A recurrent theme in data quality is the idea of "dimensions," such as accuracy, consistency and timeliness. The fact that these dimensions actually exist is rarely, if ever, questioned. Indeed, the benefits of the dimensions are regularly discussed, and are commonly thought to include:

  • Allowing the complex area of data quality to be subdivided into areas, each of which has its own particular way of being measured;
  • Being able to correlate dimensions with specific impacts on business areas;
  • Having specific remediation approaches, rather than a one-size-fits-all methodology.

There may also be additional benefits. But do these “dimensions” actually exist as intelligible concepts? I believe a strong case can be made that we are not thinking as clearly as we can be in this area, and that there is room for improvement.

What is a Dimension?

In physics, a dimension refers to the structure of space and possibly how material objects are located in time. But what about data quality? Data quality is not an object, like a solid body, and it is not the subject of a higher natural science, like physics. So where does the term “dimension” come from when we talk about data quality? I would suggest that in the context of data quality, dimension is being used as an analogy; the term gives the impression that data quality is as concrete as a solid object and that the dimensions of data quality can be measured. After all, the physical dimensions of length, breadth and depth can be measured.

In data quality, the term dimension could be used interchangeably with criterion, a standard of judgment. Dimension gives the false appearance of something scientific, but the natural sciences cannot apply to data management, since data is immaterial. 

That the dimensions can be measured is an astonishing claim, and I keep falling off my chair when people tell me they have, for instance, a measured level of 80 percent data conformity.  Measurements are comparisons to an agreed standard, like a meter used to be a proportional comparison of any length to a bar of platinum kept at freezing point in Paris (it is now based on light waves). I agree that quantification of aspects of data quality is needed, but calling these “measurements” gives a cachet that seems hard to justify,  especially if we cannot even agree on what “conformity” (for example) is.

Are the Dimensions Credible?

Fuzzy thinking about the dimensions of data quality is rather common. In lists of dimensions, it is not uncommon to see “duplication” listed alongside others, such as “completeness” and “consistency.” Yet it is immediately obvious that the more duplication there is, the lower data quality likely is, while the more completeness there is, the higher data quality is.  Thus, the inclusion of “duplication” in a list of dimensions of data quality immediately creates a lack of consistency in the list.  If such a list is itself inconsistent, how can it credibly be used to assess data quality? 

This is not a word game either. It might seem easy to simply change the term to non-duplication, but duplication properly exists nearly everywhere. It is the basis of ETL processes. Uncontrolled duplication is a bad thing, but controlled duplication can be beneficial. So just what is the problem here? Suppose an item of data is perfect in all respects but is duplicated in an uncontrolled fashion. There might be an inefficiency of data storage and a latent risk of synchronization issues, but surely no data quality problem, yet. This lack of intelligibility in the definition cannot be fixed by simply changing one term into another, and no practical actions for data quality improvement can be inferred from it (since it is not covering data quality).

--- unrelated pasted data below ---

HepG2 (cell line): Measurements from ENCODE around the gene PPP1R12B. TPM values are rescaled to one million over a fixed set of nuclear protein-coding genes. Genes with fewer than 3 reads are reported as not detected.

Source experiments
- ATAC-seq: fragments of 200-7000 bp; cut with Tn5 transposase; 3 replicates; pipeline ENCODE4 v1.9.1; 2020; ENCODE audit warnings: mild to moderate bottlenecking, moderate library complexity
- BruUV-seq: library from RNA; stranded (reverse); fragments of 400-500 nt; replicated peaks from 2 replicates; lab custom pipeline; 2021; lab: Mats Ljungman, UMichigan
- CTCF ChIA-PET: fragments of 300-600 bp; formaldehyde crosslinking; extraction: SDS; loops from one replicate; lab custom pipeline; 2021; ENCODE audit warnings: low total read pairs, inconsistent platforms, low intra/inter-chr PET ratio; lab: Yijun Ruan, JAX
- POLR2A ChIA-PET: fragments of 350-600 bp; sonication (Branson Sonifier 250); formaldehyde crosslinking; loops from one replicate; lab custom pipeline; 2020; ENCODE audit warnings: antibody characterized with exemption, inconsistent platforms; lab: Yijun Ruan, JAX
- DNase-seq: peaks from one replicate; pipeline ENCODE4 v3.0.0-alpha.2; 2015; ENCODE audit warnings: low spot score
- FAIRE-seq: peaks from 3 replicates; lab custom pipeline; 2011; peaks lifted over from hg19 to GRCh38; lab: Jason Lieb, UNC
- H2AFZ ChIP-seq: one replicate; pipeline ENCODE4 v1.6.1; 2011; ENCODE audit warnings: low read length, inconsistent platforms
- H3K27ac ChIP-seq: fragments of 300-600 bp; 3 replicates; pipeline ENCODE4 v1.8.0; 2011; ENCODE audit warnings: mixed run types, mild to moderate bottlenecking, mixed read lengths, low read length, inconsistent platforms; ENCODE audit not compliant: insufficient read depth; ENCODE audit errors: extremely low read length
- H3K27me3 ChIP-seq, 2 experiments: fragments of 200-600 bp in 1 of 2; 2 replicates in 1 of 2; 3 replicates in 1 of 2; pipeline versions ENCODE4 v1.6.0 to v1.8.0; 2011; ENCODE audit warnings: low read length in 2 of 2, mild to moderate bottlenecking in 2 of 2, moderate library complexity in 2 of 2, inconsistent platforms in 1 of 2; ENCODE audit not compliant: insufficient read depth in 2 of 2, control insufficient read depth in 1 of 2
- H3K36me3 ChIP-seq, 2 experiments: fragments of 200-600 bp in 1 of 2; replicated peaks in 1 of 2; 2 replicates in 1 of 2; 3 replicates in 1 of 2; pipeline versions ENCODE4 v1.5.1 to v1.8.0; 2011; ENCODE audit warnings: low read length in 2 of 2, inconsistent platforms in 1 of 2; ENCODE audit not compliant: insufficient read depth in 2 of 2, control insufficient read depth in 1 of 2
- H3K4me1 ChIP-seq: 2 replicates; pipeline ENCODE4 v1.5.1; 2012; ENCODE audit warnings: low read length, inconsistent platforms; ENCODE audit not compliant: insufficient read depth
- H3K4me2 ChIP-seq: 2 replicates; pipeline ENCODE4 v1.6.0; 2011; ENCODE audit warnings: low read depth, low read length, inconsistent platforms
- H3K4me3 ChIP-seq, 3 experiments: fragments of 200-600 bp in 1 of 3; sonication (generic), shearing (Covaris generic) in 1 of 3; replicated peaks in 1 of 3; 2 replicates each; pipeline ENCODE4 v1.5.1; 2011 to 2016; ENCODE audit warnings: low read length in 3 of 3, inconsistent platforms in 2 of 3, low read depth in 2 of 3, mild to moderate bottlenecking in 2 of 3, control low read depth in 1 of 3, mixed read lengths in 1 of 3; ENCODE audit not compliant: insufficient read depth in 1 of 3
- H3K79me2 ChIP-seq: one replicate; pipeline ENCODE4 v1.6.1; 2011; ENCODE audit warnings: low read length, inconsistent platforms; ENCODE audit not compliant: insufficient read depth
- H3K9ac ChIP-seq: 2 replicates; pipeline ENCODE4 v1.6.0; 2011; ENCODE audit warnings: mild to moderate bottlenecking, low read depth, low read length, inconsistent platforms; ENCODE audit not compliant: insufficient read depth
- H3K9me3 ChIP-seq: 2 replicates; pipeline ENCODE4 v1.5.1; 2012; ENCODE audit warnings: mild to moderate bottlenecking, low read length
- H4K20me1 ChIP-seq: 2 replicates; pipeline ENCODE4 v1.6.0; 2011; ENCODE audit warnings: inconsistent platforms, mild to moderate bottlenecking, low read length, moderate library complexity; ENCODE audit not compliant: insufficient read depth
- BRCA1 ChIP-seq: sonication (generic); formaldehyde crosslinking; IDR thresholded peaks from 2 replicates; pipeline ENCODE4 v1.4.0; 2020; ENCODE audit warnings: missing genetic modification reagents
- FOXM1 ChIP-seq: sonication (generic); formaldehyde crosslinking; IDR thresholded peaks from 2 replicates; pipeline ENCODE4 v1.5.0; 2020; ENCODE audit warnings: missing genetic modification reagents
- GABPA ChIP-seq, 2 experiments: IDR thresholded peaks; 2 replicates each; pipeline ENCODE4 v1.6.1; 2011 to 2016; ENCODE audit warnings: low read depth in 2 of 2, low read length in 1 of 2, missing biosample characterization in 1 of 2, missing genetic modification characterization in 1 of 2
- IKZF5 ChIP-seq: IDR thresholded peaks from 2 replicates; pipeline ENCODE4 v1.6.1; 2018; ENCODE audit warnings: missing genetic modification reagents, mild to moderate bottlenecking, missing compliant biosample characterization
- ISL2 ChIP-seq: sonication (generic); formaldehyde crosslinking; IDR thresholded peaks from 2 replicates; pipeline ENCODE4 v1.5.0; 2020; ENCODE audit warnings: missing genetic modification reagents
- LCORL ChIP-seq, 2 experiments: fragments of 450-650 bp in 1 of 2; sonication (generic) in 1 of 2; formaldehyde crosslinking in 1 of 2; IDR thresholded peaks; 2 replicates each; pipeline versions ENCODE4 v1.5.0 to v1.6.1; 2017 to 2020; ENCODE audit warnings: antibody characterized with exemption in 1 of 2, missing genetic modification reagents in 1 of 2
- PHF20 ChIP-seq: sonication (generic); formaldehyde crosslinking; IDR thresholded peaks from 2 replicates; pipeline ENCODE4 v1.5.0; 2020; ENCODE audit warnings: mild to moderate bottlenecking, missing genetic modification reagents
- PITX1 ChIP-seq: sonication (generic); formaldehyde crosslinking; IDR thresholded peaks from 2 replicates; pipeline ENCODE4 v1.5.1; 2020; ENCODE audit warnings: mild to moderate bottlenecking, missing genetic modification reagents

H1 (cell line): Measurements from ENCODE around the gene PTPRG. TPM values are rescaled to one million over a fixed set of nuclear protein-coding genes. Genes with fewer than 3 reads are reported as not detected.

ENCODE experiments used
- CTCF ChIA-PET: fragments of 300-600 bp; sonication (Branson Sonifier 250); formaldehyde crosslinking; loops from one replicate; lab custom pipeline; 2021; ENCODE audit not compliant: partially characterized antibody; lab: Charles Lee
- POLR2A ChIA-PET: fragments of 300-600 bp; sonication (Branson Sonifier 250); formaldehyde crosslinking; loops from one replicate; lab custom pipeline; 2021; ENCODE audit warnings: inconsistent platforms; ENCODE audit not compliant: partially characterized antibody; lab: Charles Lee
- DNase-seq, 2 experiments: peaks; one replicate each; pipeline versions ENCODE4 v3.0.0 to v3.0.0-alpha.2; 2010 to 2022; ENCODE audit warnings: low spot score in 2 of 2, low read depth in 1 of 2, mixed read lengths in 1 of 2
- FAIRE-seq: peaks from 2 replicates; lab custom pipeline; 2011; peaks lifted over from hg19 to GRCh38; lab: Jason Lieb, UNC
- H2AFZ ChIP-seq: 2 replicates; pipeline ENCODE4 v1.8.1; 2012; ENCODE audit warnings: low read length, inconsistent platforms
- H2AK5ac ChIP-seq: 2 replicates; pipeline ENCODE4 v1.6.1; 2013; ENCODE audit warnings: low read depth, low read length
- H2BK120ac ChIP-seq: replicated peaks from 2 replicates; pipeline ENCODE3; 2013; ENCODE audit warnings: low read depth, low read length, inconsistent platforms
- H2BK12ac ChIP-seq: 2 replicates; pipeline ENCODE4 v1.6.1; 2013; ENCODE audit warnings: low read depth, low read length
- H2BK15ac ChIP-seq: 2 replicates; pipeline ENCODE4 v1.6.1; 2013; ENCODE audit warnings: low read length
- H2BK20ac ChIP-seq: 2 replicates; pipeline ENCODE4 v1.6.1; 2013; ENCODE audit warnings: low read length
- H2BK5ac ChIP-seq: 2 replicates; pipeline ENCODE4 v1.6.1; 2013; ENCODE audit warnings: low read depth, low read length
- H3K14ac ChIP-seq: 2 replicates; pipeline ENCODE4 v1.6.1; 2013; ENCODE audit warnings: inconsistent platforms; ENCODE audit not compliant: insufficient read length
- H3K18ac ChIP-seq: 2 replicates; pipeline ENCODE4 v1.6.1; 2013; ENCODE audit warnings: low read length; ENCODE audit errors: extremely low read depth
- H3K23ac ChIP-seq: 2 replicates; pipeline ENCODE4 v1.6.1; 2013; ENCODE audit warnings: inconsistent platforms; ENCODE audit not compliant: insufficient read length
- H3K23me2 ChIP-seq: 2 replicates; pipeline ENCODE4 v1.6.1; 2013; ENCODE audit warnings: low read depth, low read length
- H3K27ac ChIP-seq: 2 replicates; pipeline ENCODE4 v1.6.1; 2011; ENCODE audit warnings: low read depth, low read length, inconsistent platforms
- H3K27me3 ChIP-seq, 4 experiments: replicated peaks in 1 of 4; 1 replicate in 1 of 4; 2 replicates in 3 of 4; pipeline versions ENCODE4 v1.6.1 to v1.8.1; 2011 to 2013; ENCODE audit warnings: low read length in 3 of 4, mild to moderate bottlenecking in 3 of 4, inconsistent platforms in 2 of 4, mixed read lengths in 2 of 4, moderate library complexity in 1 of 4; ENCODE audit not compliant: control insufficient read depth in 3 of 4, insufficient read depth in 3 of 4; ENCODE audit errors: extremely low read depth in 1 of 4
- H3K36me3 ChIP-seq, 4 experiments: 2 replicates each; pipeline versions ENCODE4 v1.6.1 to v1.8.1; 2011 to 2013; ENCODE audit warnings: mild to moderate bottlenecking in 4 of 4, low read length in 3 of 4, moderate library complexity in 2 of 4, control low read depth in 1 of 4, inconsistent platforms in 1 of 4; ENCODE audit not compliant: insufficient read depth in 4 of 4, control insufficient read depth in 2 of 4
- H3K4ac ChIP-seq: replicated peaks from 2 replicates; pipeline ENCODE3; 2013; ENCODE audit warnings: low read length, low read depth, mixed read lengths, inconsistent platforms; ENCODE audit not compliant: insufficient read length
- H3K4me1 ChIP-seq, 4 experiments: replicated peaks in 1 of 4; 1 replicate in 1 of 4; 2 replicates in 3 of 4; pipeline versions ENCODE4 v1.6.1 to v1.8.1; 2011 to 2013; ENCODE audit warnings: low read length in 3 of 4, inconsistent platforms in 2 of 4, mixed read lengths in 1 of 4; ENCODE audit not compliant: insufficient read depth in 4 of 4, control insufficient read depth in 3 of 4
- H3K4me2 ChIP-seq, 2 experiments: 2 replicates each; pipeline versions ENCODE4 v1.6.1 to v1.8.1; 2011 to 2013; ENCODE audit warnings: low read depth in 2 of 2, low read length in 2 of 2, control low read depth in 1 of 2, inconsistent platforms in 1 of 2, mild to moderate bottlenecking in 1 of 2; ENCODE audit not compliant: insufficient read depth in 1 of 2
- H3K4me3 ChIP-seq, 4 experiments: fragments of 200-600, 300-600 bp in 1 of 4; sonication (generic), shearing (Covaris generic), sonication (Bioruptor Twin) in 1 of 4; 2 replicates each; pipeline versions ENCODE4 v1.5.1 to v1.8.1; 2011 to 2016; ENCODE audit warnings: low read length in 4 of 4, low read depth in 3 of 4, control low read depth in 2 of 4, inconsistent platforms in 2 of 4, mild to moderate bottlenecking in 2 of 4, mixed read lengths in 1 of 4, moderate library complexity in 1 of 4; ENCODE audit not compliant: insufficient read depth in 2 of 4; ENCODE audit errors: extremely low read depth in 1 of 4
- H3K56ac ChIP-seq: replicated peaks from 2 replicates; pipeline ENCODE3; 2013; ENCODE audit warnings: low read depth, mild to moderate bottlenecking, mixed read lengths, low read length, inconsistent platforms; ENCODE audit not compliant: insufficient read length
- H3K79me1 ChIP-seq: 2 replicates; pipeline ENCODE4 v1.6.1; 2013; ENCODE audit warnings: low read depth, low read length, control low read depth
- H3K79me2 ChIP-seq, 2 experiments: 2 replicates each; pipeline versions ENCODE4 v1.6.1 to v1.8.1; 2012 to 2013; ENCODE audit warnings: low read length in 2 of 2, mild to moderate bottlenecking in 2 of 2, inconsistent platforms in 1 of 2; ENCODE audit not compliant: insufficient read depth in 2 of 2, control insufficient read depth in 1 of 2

A much more serious problem is that there seems to be no common agreement on what the dimensions of data quality actually are. Table 1 shows a comparison of some of the dimensions provided by both the Enterprise Data Management Council  and the International Association of Information and Data Quality. Note that, in Table 1, the IAIDQ entry for "Completeness" has more detail in the breakdown, omitted here to save space, and all of the EDM Council definitions have a set of examples not reproduced here.

What is striking about Table 1 is the divergence in the definitions of the dimensions. For the EDM Council, “completeness” means "missing values, but for the IAIDQ it includes missing records (the sub-dimension of “Occurrence Completeness”). Missing records are the full dimension of “Coverage” for the EDM Council.

Incompatible ontologies are nothing new, but such an observation is distinctly unhelpful. If there is no clear common understanding of the dimensions, then the data quality discipline is a Tower of Babel, precisely because the dimensions are held to be so foundational. 

Are the Dimensions Overabstractions?

A further worry is that each dimension is not a single concept, but is either a collection of disparate concepts or a generalization. The IAIDQ definition of “Completeness” is definitely the former, with “Fact Completeness” covering the attributes of an entity actually captured, “Value Completeness” covering actually populated columns and "Occurrence Completeness" covering records captured in a table. There is really no commonality of behavior, consequence or root cause here. The EDM Council definition of "Conformity" is a generalization, appearing to cover all data-centric aspects of definitions; it is at too high a level to infer practical actions.       

A lot more could be said. Due to these issues, I’m very suspicious of anything I am told about dimensions of data quality. I agree that the benefits listed at the top of this article are sorely needed, but I do not think that the dimensions of data quality help us to achieve them; they might actually be distractions.